The supply deficit was due to drawdown in mine production. Mine output, which increased 3.8 per cent in 2012, rose by just 0.5 per cent in 2013.
Canada’s two major mines, Brunswick and Perseverance, had shut their operations last year. Together they contributed nearly 3 per cent to the global mine production in 2012.
Supply constraints in the zinc market may remain for some more time to come. Australia’s Century mine, the world’s second largest zinc mine, is expected to close its operations by 2016. Although there have been reports of new mines coming up in the next one-two years, they may not make up for the loss of closed mines, say market experts.
However, while supply will be tight, various projections indicate that demand for zinc will only increase in the coming years. ILZSG forecasts refined zinc consumption to go up over 4 per cent to 13.58 million tonnes this year. With global zinc production (from mines) to increase by only 2.8 per cent to 13.57 million tonnes, a deficit of 1,17,000 tonnes is anticipated.
Lower production and increasing demand could aid further rise in zinc price in the coming months.Outlook
For the medium term, the outlook is bullish for the MCX Zinc (₹144 a kg) futures contract. The price action from August 2013 to June 2014 shows formation of a triangle. The contract has witnessed a bullish breakout of this triangle pattern this month and also breached a key resistance at ₹139 last week.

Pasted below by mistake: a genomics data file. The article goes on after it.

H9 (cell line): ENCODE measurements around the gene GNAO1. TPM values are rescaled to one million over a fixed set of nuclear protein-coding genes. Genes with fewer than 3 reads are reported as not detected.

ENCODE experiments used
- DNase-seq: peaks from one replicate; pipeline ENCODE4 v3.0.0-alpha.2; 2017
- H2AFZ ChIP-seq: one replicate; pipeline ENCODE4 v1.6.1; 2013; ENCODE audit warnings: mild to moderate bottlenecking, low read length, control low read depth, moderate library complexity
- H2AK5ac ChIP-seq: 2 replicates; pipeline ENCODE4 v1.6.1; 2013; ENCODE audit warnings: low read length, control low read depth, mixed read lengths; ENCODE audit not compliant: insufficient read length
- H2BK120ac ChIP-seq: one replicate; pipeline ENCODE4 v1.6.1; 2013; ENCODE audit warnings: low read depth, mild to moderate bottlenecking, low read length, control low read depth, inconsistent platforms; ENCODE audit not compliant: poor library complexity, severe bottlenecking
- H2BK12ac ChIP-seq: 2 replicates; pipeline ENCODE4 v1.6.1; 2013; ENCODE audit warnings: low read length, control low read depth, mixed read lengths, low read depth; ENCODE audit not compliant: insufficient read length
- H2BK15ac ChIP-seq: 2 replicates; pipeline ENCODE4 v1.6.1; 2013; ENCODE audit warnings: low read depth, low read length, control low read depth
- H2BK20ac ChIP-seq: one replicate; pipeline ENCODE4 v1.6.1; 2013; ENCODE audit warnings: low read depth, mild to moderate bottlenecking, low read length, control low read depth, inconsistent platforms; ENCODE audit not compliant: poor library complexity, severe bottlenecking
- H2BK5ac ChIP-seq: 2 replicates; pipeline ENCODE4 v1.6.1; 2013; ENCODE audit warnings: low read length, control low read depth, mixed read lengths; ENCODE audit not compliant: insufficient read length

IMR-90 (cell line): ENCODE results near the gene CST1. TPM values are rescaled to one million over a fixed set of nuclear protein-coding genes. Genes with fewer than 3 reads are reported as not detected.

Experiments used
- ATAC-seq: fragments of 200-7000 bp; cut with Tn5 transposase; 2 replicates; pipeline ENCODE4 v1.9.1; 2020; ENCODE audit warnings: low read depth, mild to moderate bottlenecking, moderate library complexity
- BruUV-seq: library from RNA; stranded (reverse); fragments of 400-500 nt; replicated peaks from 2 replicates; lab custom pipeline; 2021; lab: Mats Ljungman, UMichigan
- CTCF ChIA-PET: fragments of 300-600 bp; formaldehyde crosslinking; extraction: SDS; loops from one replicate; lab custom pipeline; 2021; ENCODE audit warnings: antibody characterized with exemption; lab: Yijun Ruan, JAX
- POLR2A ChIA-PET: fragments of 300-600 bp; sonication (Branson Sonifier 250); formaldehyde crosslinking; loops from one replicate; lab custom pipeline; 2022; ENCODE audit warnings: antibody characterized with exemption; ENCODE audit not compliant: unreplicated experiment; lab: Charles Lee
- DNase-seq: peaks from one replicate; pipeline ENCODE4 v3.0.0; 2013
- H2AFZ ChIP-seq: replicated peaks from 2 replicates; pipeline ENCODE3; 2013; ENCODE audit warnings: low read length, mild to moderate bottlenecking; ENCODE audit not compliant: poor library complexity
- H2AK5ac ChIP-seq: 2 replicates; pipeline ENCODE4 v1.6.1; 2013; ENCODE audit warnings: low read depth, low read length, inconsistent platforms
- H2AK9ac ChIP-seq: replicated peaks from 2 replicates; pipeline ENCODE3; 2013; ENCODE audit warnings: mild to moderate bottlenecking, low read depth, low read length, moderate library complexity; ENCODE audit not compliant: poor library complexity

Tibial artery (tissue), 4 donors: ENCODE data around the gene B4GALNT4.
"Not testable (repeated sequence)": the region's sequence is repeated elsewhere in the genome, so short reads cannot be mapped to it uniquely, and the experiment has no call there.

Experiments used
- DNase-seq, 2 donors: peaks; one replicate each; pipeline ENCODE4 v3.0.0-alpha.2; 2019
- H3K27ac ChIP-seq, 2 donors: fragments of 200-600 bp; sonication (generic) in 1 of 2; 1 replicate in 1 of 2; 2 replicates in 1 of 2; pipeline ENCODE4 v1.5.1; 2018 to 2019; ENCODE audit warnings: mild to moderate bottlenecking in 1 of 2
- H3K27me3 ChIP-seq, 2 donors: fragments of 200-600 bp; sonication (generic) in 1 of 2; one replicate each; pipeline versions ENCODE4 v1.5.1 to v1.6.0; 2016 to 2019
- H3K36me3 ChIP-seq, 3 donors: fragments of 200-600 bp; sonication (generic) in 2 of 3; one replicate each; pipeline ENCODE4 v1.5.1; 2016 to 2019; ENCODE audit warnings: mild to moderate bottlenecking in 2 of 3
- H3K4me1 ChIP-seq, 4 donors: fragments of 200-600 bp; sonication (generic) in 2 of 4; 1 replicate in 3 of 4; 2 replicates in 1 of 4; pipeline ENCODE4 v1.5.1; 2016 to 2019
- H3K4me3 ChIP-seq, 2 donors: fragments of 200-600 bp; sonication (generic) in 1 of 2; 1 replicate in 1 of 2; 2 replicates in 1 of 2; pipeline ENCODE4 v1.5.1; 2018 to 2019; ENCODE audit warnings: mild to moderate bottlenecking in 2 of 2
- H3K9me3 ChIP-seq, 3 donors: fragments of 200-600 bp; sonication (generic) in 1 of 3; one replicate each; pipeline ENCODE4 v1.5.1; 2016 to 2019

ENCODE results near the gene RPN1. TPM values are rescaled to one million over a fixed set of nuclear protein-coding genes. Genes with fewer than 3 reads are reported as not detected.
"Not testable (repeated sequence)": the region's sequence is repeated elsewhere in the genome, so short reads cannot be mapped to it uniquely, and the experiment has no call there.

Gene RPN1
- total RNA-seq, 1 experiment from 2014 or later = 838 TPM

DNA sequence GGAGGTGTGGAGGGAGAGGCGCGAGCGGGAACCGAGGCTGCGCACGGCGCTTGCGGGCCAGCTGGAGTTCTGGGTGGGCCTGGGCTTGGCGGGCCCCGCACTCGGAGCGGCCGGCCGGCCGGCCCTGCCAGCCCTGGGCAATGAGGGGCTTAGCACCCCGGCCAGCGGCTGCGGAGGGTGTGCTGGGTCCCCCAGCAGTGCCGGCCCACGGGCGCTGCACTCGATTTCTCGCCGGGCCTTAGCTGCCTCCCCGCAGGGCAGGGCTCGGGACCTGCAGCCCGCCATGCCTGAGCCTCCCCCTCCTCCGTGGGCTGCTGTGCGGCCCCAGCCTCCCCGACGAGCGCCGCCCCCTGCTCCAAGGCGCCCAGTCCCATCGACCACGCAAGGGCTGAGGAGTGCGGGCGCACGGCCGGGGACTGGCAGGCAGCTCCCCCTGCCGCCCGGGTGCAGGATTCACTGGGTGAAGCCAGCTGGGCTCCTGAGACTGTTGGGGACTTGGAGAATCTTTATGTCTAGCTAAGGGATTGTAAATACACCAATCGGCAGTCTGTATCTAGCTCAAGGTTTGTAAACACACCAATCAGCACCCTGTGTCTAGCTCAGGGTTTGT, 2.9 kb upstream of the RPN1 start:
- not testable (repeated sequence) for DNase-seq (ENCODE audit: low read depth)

Though currently it is in another resistance zone, the downside could be limited if a pullback is seen from this level. A rally to ₹160, the target level of the triangle pattern, looks likely in the medium term. Supports for the contract are at ₹139, ₹134 and ₹129.
Traders with a medium-term perspective can consider taking long positions in MCX Zinc futures contract. If the contract reverses lower from ₹145, accumulate more long positions near ₹139 and ₹135. The contract’s price chart says that the downside will be limited to ₹134. An immediate decline below this level looks less probable at the moment. Stop-loss can be kept at ₹128 for the target of ₹160.
The medium-term outlook will turn negative only if the contract records a strong close below ₹129.
The ensuing target on such a break will be ₹123 and ₹110 — the 55- and 200-week moving average support levels, respectively.
For the short term, the MCX Zinc futures contract has a significant resistance near the current levels at ₹145. Since the contract has risen sharply in a short span of time, there is a high probability for this resistance to trigger a short-term correction in the contract. A reversal from ₹145 can pull the contract lower to ₹139 initially and then to ₹137 — the 21-day moving average.